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Chilean fund raising $50m for permanent crops in Colombia

Sembrador says it has a commitment from IDB and expects one from the Colombian government.

A Chilean agri-focused private equity firm, Sembrador, plans to raise $20 to $50 million for permanent crop farms in rural Colombia. The group is courting the Colombian government, the Inter-American Development Bank and family offices for commitments for the fund, which is expected to close by year-end 2016, according to a Sembrador executive.

The Colombian government is in advanced discussions on an investment in the group’s Victus Fund IV, and the IDB has already committed around $1.5 million to the venture, Sembrador chief executive Jorge Karadima told Agri Investor. He expects the Colombian government to contribute roughly 20 percent of the fund’s total.

Sembrador is already looking at prospective properties in historically-underdeveloped areas in the regions surrounding Bogotá, Medellín, Cali and north-eastern Colombia with the objective of investing in four to six greenfield projects producing lemons, cocoa, coffee, avocados and pineapples among other crops.

Previous Victus funds have been focused on Chilean investments. However, Karadima said Colombia holds distinct advantages in export logistics, climate and investment costs that made it an attractive market for the group to enter.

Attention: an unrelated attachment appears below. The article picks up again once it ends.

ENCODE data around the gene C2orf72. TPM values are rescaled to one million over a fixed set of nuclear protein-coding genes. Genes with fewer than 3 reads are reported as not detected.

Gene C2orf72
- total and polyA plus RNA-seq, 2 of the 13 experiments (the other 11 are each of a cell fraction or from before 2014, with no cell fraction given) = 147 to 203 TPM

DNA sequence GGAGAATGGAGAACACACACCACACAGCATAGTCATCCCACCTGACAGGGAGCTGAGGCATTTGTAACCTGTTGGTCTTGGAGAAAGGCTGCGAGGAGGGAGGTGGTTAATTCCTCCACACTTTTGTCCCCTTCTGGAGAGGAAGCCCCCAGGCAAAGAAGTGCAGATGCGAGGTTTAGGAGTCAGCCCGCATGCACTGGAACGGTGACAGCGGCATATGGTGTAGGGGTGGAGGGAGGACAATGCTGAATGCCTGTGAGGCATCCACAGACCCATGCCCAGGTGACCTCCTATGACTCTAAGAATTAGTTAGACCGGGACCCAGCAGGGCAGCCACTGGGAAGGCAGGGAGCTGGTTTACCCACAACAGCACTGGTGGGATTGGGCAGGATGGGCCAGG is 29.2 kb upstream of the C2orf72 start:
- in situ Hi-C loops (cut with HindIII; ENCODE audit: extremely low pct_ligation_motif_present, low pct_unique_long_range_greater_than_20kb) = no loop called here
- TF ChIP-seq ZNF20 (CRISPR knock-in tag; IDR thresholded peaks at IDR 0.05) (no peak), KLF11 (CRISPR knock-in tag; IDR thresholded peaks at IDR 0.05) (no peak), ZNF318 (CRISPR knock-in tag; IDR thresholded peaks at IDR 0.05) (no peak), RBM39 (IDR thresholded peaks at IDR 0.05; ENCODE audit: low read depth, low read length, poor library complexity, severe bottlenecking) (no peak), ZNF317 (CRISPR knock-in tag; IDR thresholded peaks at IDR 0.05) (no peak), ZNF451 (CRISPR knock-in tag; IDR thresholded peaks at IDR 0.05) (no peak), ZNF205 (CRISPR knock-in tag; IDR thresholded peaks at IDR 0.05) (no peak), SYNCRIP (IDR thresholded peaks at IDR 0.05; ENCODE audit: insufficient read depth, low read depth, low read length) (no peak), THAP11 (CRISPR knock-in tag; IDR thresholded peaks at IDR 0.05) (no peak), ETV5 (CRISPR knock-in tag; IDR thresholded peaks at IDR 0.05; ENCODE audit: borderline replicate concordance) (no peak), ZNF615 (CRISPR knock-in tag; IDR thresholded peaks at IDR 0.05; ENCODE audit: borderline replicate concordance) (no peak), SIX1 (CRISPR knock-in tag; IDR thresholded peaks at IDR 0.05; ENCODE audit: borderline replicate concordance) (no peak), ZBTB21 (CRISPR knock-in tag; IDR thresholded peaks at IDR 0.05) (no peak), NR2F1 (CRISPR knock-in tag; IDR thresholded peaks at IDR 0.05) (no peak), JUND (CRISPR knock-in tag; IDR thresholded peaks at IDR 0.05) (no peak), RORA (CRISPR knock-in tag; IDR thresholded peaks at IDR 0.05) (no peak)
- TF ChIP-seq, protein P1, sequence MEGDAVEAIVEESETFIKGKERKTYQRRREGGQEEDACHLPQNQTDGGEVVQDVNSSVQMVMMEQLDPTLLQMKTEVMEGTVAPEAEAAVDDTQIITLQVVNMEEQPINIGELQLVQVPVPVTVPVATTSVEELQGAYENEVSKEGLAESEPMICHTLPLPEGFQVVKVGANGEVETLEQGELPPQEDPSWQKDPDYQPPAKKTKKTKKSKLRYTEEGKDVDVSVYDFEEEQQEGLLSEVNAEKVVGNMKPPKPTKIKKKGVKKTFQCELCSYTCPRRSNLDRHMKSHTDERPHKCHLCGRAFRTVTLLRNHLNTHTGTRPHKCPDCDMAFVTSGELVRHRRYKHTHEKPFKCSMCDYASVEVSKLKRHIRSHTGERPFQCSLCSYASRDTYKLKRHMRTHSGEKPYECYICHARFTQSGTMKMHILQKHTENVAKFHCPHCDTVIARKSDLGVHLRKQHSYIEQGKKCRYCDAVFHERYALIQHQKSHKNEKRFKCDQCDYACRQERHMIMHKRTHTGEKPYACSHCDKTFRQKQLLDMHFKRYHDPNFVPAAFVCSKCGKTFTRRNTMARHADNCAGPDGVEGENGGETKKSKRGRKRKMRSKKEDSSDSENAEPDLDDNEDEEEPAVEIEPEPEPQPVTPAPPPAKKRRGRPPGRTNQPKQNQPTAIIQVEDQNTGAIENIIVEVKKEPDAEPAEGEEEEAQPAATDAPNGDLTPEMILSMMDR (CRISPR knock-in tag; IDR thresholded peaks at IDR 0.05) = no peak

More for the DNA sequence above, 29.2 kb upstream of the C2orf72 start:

“The land prices are pretty attractive and there is plenty of water,” said Karadima. “Weather-wise, Colombia is pretty attractive.”

Karadima said the wide range of elevations offered by the Colombian landscape provide optimal growing environments for a variety of crops.

“You can find the right climate for the right crop [in Colombia]. And for that, you play with the altitude,” he said.

Meanwhile, Colombia’s Caribbean ports give its farms relatively easy access to European markets.

“Getting a boat from the ports in Colombia to Rotterdam is faster in comparison to Chile,” he said.

Karadima said Victus Fund IV projects will look primarily to the North American and European export markets, depending on the crops produced. Gradually, though, the fund will look to expand exports to East Asia, he added.

“I think Colombia is more North America and Europe-ready. We’ll have to work on Asia,” he said. “Today, you have to focus on Asia or else you’re dead.”

Sembrador generally tells investors to expect a 4-year deployment period for its funds. However, Karadima said given the progress in developing a strategy and identifying potential investments and partners, he expects Victus Fund IV to be fully invested within three years of an expected 2016 close.

The Sembrador executive said his group has found an enthusiastic partner in the Colombian government, which he said is eager to spur investment in under-developed areas.

In addition to the Colombian government and Inter-American Development bank, Karadima says Victus IV will seek funding from family offices and high net worth individuals.

Victus’ previous three funds have all focused on permanent crop production in Chile and relied heavily on government investment. Out of a total of $70 million raised by the three funds, roughly $45 million came from the Chilean government, according to Karadima.